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Looking for funeral poems about gardens? Or a short verse that reminds you of a loved one who was a keen gardener? We’ve put together a few suggestions below that might make a suitable reading for a funeral, or a way for you to reflect and remember.

Funeral poems for a gardener

The Gardener by Patricia Hooper

Taken from Patricia Hooper’s collection of poems, Aristotle’s Garden, this poem narrates the gardener’s journey through their garden. It talks about how, unlike the seasonal flowers that spring back, the gardener will not return. Instead, the gardener “could not come again to the world”.

"Since the phlox are dying
and the daisies with their bright bodies
have shattered in the wind,

I go out among these last dancers,
cutting to the ground the withered asters,
the spent stalks of the lilies, the black rose…"

You can read the whole poem here.

The Gentle Gardener by Edgar Albert Guest

Guest was known in the US as a witty and optimistic poet, and “The Gentle Gardener” is no different. With plenty of floral and gardening imagery, it’s an uplifting take on leaving behind small traces of beauty before you pass away.

"I’d like to leave but daffodils
to mark my little way,
To leave but tulips red and white
behind me as I stray;
I’d like to pass away from earth
and feel I’d left behind
But roses and forget-me-nots
for all who come to find."

Read the complete poem here.

Meet You At The Gate by Barbara Bailey

This poem could be used at a religious funeral service as it reflects on “God’s plan”. More specifically, it talks about a woman who’s passed away. The narrator reflects on the way she nurtured her garden, “even some that were weeds” so it’s an excellent choice of funeral poem for a gardener. But it could also be read out for a mother or caregiver who cherished their relationships with family and friends.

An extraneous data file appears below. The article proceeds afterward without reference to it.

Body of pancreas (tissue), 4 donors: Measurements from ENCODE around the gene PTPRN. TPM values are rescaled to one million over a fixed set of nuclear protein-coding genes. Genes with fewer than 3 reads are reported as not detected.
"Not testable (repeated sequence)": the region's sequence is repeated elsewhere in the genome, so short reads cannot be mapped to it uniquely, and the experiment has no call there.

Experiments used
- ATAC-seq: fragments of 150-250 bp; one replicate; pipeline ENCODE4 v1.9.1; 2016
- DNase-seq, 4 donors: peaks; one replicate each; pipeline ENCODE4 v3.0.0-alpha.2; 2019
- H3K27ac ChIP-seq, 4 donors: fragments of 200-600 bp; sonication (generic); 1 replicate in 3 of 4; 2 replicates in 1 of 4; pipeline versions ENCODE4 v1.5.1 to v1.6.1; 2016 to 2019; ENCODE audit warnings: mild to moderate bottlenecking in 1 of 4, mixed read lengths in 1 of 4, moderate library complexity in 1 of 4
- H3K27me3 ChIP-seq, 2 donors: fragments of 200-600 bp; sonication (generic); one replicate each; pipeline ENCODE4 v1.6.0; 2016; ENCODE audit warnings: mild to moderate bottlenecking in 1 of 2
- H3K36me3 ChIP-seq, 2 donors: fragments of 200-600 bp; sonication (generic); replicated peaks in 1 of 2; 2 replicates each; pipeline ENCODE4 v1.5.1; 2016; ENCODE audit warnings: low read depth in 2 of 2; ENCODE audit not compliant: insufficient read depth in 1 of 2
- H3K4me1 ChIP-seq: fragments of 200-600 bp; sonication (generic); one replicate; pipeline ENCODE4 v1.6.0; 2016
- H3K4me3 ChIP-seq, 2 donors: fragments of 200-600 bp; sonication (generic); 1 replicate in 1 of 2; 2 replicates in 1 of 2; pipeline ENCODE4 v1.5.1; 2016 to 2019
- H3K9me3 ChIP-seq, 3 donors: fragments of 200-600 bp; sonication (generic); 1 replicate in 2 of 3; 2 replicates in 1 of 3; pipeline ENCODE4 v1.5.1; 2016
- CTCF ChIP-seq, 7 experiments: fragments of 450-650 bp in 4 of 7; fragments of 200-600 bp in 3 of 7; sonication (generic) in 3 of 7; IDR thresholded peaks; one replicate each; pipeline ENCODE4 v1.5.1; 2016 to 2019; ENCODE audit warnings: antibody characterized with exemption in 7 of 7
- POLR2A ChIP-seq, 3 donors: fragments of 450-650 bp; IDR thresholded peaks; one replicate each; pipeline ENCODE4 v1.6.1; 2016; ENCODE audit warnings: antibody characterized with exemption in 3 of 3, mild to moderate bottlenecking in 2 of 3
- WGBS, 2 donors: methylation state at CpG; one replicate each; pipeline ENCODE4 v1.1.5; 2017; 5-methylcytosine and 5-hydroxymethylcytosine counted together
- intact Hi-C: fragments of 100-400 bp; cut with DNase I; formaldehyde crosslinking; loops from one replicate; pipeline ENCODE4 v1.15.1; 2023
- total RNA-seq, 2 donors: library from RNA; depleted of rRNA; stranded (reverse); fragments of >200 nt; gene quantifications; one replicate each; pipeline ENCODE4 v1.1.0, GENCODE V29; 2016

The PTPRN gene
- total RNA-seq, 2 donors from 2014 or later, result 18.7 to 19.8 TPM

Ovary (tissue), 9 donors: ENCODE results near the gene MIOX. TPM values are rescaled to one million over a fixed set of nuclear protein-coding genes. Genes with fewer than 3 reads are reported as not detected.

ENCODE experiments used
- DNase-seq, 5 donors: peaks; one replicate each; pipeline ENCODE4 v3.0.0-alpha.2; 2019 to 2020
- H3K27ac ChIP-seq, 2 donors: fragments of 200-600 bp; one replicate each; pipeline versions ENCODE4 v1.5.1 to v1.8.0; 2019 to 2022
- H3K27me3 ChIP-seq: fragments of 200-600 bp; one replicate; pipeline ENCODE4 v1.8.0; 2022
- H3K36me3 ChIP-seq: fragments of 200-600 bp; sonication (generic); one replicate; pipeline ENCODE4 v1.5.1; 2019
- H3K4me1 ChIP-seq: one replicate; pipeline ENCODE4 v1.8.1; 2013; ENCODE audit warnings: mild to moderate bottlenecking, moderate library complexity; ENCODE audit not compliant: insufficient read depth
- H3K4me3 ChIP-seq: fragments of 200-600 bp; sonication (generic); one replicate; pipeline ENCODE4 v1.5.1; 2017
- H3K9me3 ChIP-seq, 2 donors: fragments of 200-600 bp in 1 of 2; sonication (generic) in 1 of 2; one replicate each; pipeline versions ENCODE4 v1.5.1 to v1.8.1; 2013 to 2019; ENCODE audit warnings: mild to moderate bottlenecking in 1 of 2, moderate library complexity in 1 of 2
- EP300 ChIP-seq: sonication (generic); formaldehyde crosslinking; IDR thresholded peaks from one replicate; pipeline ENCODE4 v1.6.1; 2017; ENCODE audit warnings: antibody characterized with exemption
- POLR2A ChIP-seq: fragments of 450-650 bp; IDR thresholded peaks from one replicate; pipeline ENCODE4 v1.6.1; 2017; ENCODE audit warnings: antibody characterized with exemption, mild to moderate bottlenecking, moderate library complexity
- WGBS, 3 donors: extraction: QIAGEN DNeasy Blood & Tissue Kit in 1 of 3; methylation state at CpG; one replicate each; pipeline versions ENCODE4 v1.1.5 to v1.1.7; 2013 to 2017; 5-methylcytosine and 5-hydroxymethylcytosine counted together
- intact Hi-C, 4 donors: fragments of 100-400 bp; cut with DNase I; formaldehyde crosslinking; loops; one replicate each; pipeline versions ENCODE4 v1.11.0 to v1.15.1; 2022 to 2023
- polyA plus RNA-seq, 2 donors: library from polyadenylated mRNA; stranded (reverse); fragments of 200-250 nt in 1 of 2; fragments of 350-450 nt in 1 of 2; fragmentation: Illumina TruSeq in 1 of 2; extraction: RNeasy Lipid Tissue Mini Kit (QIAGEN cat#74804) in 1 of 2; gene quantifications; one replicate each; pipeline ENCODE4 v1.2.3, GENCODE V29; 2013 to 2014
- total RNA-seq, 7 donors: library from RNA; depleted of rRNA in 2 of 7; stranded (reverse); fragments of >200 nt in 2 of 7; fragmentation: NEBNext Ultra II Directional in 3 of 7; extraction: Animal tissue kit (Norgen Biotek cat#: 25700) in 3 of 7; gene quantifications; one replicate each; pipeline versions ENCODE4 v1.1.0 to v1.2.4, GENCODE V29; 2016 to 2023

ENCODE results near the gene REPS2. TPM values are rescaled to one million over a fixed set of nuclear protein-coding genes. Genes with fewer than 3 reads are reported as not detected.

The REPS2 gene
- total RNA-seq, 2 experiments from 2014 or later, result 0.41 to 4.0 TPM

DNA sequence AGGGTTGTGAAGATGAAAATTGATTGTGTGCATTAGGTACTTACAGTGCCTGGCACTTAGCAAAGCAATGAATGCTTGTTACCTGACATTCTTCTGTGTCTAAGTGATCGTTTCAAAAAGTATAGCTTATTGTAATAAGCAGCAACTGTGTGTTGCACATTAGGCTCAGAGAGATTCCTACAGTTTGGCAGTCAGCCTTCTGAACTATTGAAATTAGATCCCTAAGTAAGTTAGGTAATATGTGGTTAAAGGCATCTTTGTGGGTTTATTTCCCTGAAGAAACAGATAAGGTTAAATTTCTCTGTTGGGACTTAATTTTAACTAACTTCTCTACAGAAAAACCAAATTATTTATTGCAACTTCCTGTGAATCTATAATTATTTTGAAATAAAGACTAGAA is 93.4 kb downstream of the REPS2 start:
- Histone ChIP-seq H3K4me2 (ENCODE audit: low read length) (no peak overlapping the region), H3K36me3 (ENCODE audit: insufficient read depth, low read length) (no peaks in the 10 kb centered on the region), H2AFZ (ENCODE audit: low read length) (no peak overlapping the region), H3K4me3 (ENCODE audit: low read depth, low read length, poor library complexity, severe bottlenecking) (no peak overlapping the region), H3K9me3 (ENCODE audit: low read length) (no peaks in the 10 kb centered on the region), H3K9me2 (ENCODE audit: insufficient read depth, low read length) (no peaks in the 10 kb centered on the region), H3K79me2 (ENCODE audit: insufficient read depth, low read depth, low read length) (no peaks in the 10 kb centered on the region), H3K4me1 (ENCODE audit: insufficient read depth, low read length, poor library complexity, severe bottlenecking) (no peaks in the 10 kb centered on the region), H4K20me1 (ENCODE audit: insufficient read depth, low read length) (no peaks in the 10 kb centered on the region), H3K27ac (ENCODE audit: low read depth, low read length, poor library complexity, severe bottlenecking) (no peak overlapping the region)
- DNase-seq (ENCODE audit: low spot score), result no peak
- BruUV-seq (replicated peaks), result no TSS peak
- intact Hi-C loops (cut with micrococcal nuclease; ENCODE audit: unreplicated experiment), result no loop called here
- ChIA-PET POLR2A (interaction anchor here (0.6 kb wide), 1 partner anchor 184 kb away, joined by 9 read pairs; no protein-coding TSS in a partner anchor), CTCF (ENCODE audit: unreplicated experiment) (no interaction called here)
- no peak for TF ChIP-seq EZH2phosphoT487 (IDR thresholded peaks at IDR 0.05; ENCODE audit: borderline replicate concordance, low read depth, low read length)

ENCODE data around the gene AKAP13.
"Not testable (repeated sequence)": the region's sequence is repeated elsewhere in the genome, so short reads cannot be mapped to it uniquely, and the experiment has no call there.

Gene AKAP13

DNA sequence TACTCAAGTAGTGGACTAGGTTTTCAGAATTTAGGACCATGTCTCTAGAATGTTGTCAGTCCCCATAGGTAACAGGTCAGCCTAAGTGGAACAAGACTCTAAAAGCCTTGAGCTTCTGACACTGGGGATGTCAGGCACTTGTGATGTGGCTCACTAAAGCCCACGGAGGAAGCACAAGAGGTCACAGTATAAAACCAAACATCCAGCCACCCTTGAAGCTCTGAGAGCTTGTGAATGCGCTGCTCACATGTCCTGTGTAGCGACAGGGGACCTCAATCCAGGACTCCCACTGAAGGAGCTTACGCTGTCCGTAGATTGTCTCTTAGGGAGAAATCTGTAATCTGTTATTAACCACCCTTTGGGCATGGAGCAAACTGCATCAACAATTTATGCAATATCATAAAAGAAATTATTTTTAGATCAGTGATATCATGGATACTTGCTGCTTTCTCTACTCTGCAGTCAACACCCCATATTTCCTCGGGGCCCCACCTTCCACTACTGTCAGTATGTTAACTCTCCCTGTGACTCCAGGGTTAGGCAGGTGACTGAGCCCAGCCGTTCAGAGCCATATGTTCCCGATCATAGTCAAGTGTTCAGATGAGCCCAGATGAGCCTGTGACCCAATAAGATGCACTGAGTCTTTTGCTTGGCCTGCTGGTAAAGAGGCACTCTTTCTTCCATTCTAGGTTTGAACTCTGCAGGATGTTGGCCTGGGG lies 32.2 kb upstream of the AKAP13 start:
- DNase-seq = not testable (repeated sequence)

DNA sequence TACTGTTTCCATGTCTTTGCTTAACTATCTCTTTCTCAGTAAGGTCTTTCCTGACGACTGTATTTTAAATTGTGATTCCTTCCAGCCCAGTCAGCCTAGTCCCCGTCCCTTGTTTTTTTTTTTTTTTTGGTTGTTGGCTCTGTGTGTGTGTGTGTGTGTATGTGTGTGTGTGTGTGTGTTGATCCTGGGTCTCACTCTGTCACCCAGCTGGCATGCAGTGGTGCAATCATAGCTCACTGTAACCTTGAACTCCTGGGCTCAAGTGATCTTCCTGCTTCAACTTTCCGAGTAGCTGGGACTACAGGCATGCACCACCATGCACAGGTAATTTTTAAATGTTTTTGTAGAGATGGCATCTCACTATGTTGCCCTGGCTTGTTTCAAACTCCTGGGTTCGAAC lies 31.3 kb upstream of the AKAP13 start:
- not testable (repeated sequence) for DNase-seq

"Her flowers still bloom, and the sun it still shines,
But the rain is like tear drops for the ones left behind,
The weeds lay waiting to take the garden’s beauty away,
But the beautiful memories of its keeper are in our hearts to stay."

You can read the poem here.

Funeral poems about gardens

Weeds And Peonies by Donald Hall

This poem is written in the voice of a husband who has lost his wife. She loved peonies but now as the narrator walks through their garden the weeds are starting to show. Nonetheless the garden brings back memories of her. It’s a peaceful tribute to a wife who cherished her garden.

"Your peonies burst out, white as snow squalls,
with red flecks at their shaggy centers
in your border of prodigies by the porch.
I carry one magnanimous blossom indoors
and float it in a glass bowl, as you used to do."

You can read the poem here.

God’s Garden by Anonymous

This poem is an uplifting tribute and good choice for a traditional funeral service, whether the person who passed away was a garden lover or not. The poem describes God’s way of knowing when someone is tired and will be at peace with God in his garden.

"God looked around his garden
And found an empty place,
He then looked down upon the earth
And saw your tired face.

He put his arms around you
And lifted you to rest.
God’s garden must be beautiful
He always takes the best."

You can read the whole poem here.

Or listen to this reading of God’s Garden by clicking on the video below.

A funeral poem for a garden lover

Evening by Hilda Doolittle (H.D.)

As part of the Imagist movement Doolittle’s poem doesn’t follow any sort of traditional rhythm or form. But it does give you a sense of a moment in the garden, as the evening turns to night and the flowers retreat. This poem is not necessarily about death or losing a loved one but could be a fitting way to say goodbye to a loved one who spent their time tending to their garden.

"The light passes
from ridge to ridge,
from flower to flower
the hepaticas, wide-spread
under the light
grow faint…"

Read the poem here.

More garden poems for funerals

Still looking for the right funeral poem for a garden lover? Read through our collection of nature poems for funerals. You might find something suitable for a loved one who enjoyed their garden or just loved to be outside.

Photo by Ignacio Correia on Unsplash.